Ravens can choose from good group of TEs

OWINGS MILLS – The time has probably arrived for the Baltimore Ravens to draft a tight end capable of eventually succeeding Todd Heap, a former Pro Bowl selection. However, that doesn't necessarily mean that the Ravens will have to expend their first-round draft selection and land a tight end with the 25th overall pick such as Jermaine Gresham or Rob Gronkowski.

It's one of the deepest drafts for tight ends in several years as far as overall quality.

So, the Ravens could conceivably acquire a potential future starter anywhere from the first round to the fifth round.

"If you look at it today, it's a good class," said Ravens general manager Ozzie Newsome, a Hall of Fame tight end with the Cleveland Browns.

"Until they get on the field and play, it'll take us two to three years to make that determination. When you look at it, I could probably say this: There's probably a tight end that we could probably take in every round in this draft, and we would probably feel good about it."

The Ravens could definitely use someone to groom behind Heap, a 30-year-old who has battled back problems in recent years

Baltimore drafted Heap in 2001, and he was mentored by Shannon Sharpe for one season before taking over the job on a permanent basis.

The Ravens have minimal depth behind Heap with Edgar Jones and Davon Drew since Jones is expected to play fullback and special teams and Drew was on the practice squad for his rookie season.

If the Ravens choose to go for a tight end in the first round, Gresham and Gronkowski would represent something of a risk from a medical standpoint.

Gresham is an imposing former basketball player at 6-foot-5, 261 pounds who missed all of last season with a cartilage problem that required microfracture surgery.

The Oklahoma standout is also not regarded as a mauling blocker by any stretch of the imagination, but is a gifted pass-catcher.

"I want to be everything," Gresham said during the NFL scouting combine. "I want to be the greatest player, if not one of the greats, that played it. Hopefully, I can be a great blocker, great pass catcher, great route runner, everything.

"I want to be a complete tight end. I want to be on the field every down and I want to compete. I want to block, I want to catch. I want to do everything."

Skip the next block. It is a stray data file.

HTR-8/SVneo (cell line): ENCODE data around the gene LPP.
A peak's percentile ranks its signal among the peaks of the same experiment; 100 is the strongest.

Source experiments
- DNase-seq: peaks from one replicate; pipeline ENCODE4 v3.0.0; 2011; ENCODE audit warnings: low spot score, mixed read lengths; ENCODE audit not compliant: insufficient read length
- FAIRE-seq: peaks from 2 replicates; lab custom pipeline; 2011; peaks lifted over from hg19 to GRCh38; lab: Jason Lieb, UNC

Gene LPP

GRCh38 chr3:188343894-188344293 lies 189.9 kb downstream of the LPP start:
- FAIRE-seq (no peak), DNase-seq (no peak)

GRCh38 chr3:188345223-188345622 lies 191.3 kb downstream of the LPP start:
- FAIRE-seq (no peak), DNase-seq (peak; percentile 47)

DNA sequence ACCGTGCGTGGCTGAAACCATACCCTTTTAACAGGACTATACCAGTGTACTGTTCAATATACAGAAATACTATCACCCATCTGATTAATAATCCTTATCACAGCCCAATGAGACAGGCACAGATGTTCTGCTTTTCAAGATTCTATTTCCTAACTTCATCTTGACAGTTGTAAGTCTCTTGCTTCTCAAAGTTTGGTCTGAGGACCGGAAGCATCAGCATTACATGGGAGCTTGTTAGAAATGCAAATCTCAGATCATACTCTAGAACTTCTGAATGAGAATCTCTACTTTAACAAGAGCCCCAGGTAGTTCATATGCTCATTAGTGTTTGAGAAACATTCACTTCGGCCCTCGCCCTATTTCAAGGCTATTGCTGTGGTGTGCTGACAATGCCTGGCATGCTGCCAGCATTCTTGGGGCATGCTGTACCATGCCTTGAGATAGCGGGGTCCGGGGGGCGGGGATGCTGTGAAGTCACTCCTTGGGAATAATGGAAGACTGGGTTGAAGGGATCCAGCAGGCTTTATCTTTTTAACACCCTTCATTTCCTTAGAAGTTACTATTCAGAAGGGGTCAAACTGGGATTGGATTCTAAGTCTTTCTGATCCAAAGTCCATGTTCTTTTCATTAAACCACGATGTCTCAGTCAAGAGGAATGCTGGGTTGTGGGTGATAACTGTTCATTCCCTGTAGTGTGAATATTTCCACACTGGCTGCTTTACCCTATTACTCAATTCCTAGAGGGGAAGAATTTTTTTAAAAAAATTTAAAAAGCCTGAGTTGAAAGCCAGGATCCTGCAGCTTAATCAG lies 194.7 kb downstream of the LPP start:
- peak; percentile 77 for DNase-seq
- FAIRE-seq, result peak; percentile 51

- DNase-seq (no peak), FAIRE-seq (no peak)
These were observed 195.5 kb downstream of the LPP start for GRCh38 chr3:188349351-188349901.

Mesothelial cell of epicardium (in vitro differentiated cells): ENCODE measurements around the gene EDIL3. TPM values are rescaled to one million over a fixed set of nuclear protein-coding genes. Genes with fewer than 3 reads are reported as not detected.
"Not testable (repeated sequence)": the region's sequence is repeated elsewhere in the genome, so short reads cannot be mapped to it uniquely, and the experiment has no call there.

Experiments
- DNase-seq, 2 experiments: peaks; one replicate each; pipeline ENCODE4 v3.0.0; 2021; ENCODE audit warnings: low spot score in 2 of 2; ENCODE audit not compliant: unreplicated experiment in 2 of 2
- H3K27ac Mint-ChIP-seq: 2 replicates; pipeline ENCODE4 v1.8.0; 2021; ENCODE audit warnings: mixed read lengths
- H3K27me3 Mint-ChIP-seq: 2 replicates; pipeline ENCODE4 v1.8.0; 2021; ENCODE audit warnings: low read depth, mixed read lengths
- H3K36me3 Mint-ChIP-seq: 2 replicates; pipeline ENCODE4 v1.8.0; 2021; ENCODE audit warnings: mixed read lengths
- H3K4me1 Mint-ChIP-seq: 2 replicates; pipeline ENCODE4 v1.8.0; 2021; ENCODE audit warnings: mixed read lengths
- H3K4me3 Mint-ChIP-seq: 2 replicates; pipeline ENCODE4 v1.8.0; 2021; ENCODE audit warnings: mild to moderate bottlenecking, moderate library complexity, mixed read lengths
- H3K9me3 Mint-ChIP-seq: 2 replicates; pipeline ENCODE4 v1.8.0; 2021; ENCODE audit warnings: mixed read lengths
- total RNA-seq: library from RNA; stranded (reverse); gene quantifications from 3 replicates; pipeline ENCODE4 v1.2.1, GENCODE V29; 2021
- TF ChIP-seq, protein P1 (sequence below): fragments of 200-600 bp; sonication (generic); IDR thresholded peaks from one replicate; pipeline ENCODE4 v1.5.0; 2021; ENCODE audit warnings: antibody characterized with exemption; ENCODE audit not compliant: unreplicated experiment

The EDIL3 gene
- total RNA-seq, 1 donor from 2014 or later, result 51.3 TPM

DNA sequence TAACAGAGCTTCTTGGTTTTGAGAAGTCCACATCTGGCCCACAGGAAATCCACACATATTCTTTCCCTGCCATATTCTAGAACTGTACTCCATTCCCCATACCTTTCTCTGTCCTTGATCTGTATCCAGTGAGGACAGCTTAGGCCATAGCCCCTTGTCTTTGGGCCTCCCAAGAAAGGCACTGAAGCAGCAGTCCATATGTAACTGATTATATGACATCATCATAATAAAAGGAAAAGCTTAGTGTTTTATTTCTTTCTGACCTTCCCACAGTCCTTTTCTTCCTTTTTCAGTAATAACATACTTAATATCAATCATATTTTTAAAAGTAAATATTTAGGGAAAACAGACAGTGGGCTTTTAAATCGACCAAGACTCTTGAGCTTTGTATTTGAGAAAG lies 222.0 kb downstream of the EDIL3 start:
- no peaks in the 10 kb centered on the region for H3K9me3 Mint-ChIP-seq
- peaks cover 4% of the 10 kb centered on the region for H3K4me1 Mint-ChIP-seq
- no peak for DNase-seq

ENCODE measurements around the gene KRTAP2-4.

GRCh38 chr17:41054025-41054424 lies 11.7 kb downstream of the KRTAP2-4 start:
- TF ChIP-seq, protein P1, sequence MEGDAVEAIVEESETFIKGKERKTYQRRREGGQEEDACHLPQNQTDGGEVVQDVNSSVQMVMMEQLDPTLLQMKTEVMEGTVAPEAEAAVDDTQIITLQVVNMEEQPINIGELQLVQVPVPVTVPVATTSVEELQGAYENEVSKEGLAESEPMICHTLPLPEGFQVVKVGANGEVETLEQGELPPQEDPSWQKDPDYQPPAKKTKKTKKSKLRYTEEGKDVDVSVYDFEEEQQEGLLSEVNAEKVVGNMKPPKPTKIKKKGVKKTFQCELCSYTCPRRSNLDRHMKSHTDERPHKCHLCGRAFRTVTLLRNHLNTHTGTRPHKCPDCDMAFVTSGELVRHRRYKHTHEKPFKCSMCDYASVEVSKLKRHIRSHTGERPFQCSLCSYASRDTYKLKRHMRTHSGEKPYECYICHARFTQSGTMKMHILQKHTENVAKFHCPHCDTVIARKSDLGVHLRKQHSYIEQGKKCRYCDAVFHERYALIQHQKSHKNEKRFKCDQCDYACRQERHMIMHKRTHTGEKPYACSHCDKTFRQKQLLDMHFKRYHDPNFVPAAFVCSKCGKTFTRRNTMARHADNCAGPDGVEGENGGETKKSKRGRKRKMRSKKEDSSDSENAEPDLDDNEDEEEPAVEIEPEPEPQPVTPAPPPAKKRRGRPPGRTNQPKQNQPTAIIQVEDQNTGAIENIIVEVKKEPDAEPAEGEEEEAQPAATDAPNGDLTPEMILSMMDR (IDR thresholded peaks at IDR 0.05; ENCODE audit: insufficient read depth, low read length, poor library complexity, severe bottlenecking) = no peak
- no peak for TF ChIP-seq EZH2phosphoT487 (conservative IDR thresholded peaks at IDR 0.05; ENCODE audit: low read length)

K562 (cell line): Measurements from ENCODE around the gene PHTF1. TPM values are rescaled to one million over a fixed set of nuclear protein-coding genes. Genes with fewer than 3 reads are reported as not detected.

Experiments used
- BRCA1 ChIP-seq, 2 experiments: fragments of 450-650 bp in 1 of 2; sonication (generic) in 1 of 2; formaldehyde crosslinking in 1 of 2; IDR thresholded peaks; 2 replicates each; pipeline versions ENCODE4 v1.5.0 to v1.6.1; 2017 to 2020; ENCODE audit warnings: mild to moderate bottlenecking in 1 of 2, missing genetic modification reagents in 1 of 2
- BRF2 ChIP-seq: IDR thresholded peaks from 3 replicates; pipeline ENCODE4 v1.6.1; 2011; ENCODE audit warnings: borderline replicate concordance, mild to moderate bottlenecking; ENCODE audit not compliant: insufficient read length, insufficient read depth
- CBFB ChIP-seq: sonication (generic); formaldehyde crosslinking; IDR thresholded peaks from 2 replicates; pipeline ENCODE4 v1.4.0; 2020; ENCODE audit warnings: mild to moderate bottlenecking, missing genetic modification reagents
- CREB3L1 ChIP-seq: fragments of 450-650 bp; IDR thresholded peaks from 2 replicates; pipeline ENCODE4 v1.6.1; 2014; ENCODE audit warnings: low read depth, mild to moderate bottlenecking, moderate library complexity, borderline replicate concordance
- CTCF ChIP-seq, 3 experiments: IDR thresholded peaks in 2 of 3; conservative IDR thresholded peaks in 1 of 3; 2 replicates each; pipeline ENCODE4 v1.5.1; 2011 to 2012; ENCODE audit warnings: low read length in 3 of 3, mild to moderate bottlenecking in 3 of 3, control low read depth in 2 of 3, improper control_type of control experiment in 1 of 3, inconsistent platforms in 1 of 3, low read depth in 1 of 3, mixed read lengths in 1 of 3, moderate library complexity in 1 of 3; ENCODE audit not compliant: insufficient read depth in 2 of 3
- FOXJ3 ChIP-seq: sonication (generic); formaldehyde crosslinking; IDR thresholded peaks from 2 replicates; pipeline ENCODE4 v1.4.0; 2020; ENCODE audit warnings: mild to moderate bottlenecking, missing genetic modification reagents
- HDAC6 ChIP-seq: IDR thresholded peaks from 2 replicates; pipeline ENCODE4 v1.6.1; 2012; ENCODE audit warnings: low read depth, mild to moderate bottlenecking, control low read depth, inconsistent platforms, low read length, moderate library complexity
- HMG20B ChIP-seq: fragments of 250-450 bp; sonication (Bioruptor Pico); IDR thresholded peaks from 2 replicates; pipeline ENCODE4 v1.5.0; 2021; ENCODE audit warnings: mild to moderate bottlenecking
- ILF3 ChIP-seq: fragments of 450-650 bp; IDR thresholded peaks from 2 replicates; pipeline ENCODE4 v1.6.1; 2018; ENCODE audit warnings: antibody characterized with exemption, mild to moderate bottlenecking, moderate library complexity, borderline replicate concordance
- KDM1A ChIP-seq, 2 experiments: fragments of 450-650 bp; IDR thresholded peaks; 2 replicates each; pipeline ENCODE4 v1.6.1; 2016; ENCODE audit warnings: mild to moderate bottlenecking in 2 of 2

Gresham caught 66 passes for 950 yards and 14 touchdowns for the Sooners in 2008, catching 11 touchdowns off the bench as a sophomore.

He has 4.71 speed in the 40-yard dash.

"There are a lot of things to like about Gresham because he has the size, strength, athleticism, hands and playing speed make big plays as a receiver and to be a solid blocker when he uses good technique," said Russ Lande, a former Browns scout who covers the draft for the Sporting News.

"He definitely looks the part. My biggest concern is that his upright playing style reminds me a little of Leonard Pope, who has struggled to become a good NFL player.

"Overall, Gresham has worked out well, easing concerns about the knee injury. I still am concerned about his long-term durability. If he's able to stay healthy, then he'll become a good starting tight end who makes plays as a receiver but will likely always be an inconsistent blocker. If he does not play more aggressively and with better technique in the NFL, then he will always struggle to play up to his natural talent level."

A first-team All-American selection, Gresham caught 111 career passes for 1,629 yards and 26 touchdowns.

"You can utilize him in a lot of ways," ESPN draft analyst Mel Kiper Jr said. "You can line him up and get mismatches in coverage because he's so athletic. Basically, he's like a big wide receiver."

Gronkowski missed all of last season with a herniated lumbar disc and nerve damage that required a microdisectomy surgery where a disc sticking out on his spinal cord was shaved down.

The University of Arizona tight end proved recently that he has regained his running form, recording a 4.65 in the 40-yard dash for NFL scouts.